The Ministry of Transport in Monrovia gears up to implement the Axle Load Control Project for road safety in Montserrado County and across all 15 political sub-divisions of Liberia.
Briefing reporters Monday, 4 February following a meeting with stakeholders, the project consultant and Head of the Technical Support Unit at the Ministry, Dave D. Diawoo says the forum was intended to keep all stakeholders abreast on steps that have been taken.
He says the significant of the meeting was to enable the Ministry of Transport implement the Axle Load Control project, which was legislated on February 24th, 2015by the 53rd Legislature under former President Ellen Johnson Sirleaf.
He explains Axle Load is another means of road safety geared at overseeing deterioration of roads that will stop heavy duty trucks from plying the roads.
“Today was the assumption meeting, where the European Union, National Authorizing Office or NAO, and the German International or GIZ came together to start the ball rolling after which we will engage the various stakeholders that are involved into heavy duty trucks like Cemenco, NPA, Firestone, LPRC, Rock Crushers, among others for them to have their in-house waste station to avoid their heavy vehicles coming on the road with heavy load.”
Diawoo continues that the meeting was specifically about kicking off the Axle Load Control Law, and it is against this backdrop the Ministry thought it wise to bring all majors stakeholders together to implement and enforce compliance.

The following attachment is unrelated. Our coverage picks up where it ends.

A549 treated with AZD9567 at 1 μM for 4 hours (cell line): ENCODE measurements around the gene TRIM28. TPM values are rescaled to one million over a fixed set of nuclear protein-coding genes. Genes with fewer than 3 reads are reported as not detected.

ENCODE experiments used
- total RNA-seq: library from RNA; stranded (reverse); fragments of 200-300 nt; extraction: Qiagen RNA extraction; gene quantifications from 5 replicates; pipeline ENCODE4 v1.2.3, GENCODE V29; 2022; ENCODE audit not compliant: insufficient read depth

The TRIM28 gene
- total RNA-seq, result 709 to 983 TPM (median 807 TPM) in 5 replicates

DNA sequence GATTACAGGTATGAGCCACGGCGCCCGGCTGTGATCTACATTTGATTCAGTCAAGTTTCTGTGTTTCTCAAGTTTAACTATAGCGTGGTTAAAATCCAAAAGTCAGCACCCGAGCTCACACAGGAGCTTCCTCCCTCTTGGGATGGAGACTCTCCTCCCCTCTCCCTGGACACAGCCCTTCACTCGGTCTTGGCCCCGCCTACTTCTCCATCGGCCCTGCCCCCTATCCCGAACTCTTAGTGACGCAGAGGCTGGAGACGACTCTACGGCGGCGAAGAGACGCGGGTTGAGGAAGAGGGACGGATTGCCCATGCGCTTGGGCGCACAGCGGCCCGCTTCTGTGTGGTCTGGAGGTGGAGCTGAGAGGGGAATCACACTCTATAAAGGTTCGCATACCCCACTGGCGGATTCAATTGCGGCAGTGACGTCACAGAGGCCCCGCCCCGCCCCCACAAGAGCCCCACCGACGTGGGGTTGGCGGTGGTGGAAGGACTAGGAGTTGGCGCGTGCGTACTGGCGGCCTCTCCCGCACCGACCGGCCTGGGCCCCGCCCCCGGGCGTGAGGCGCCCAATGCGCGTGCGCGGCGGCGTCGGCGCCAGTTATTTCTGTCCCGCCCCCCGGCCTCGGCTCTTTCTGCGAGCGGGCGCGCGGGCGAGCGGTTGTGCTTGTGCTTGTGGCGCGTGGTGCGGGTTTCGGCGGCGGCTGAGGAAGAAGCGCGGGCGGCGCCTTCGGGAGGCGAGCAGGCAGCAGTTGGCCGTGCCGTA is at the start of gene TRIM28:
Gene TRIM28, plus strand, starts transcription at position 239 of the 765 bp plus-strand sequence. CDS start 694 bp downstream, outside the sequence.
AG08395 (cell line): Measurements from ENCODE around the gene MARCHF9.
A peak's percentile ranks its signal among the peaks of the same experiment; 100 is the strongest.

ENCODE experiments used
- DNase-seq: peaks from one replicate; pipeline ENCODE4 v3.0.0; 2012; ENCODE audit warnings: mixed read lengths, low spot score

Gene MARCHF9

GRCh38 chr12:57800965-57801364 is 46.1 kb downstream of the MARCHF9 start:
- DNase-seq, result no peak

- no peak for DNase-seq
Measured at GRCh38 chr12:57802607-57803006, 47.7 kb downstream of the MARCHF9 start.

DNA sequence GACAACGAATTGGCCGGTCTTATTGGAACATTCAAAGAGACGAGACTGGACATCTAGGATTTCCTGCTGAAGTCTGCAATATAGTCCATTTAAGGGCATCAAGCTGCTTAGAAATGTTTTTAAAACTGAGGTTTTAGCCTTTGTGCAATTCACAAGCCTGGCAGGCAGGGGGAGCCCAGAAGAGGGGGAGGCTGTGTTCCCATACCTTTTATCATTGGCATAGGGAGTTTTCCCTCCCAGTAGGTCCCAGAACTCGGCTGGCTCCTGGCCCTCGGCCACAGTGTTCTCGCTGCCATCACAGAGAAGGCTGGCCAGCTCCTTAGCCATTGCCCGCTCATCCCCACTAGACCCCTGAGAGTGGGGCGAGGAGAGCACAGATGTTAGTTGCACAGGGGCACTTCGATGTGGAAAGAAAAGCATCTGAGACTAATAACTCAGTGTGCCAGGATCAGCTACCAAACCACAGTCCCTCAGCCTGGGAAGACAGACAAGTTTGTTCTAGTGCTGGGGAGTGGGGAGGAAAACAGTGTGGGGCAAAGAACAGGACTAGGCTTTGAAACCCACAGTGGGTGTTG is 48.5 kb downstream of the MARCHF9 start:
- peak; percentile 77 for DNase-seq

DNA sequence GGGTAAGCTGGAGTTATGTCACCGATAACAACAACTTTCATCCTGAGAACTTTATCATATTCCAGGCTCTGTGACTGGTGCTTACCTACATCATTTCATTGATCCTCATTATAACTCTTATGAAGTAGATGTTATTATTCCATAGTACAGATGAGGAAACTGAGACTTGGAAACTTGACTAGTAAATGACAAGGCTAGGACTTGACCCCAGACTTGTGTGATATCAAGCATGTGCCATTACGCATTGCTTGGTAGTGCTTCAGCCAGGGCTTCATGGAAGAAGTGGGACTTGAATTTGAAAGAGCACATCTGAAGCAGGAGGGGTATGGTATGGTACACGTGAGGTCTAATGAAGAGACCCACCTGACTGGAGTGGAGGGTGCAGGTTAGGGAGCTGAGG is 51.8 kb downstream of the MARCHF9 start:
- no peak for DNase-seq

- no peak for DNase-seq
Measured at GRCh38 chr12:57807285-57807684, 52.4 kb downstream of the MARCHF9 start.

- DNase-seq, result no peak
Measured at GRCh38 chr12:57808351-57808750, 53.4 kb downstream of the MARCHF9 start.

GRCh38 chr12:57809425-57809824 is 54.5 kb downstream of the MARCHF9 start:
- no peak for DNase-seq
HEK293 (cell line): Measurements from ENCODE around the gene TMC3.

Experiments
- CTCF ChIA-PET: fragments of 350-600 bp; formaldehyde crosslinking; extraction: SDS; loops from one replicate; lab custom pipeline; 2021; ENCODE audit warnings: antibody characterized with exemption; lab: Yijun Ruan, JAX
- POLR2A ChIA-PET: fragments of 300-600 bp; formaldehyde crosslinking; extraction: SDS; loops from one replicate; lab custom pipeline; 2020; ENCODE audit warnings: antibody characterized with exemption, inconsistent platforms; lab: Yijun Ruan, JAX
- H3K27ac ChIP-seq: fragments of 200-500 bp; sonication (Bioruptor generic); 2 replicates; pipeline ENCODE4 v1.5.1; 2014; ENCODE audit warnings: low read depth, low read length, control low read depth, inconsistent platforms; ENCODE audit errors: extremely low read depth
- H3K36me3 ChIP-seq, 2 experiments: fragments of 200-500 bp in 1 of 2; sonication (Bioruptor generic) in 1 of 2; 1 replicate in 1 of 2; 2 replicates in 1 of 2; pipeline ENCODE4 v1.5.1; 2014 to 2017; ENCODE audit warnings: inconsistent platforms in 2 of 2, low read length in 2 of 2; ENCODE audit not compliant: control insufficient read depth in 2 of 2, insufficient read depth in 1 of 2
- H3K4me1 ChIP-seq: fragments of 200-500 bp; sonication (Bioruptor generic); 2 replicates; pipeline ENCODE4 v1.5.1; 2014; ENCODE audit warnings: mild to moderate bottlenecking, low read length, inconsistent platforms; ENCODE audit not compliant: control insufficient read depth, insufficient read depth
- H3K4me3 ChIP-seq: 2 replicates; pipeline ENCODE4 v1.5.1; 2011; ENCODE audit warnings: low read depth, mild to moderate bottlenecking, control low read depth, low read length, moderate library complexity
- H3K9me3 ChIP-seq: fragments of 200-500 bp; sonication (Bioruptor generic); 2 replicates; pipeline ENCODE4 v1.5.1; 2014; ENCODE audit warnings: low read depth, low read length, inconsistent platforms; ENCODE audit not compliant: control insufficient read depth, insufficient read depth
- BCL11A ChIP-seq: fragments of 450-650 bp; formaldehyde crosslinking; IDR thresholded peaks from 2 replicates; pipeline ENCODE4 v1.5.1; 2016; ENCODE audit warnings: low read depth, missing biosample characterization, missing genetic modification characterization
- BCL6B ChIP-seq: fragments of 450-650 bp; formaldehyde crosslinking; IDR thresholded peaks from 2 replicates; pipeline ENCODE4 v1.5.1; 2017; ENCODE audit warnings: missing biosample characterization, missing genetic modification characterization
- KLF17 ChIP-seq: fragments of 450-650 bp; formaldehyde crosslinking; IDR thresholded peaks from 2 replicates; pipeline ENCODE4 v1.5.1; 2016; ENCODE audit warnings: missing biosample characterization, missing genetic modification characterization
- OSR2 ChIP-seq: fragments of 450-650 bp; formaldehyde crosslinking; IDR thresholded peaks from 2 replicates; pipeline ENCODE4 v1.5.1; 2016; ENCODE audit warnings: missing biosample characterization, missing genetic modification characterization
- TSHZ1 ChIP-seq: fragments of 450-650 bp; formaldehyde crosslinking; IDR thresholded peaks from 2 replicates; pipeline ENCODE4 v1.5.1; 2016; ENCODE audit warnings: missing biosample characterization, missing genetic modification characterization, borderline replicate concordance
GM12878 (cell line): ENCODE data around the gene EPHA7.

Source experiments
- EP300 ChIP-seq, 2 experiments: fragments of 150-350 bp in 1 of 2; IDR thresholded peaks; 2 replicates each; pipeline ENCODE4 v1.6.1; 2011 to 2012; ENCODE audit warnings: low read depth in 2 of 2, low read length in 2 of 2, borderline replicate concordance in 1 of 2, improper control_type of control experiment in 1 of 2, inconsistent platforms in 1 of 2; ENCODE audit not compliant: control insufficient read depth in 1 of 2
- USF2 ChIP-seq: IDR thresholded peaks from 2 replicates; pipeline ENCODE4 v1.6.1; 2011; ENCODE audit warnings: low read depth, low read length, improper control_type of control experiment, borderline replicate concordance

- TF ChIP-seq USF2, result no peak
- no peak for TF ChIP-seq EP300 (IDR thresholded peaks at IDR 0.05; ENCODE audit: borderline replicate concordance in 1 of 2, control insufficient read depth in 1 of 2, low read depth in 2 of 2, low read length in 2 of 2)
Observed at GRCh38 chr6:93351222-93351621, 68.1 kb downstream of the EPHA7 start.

The Ministry of Transport was created by an Act of the National Legislature on August 25, 1987 to formulate and administer the transport, insurance and maritime regulations and policies of Liberia.
These include oversight responsibility for execution of policies relating to land, sea and air transport services in the country. It is also mandated to ensure strict adherence to insurance standards and regulations in collaboration with insurance agencies operating in the country.
Diawoo says Firestone, NPA, LPRC and Cemeco are all stakeholders, including rock crushing companies, noting that those companies operate heavy trucks. “We want to know what weight their trucks carry to avoid damaging of the roads, because this project is targeted for 24 months, and after that period we hope to know where to put the waste station.”
He notes the idea to have the Axle Road Control project implemented comes with international best practice, saying countries in West Africa have done this, and this is why the EU is putting in money in order to have Axle Load implementation enforced to ensure road safety.
Transport Minister Samuel Wlue, expresses delight over the conduct of the meeting, which he says will enhance the work of the Ministry in protecting roads across the country.
“We all understand that Axle Load laws are important for the safety of our roads across this country, and it was by no mistake that this meeting is been held, even though I didn’t see a specific timeframe, but I’m glad that with the help of our partners, we can all achieve this”, says Minister Wlue.
By Lewis S. Teh –Editing by Jonathan Browne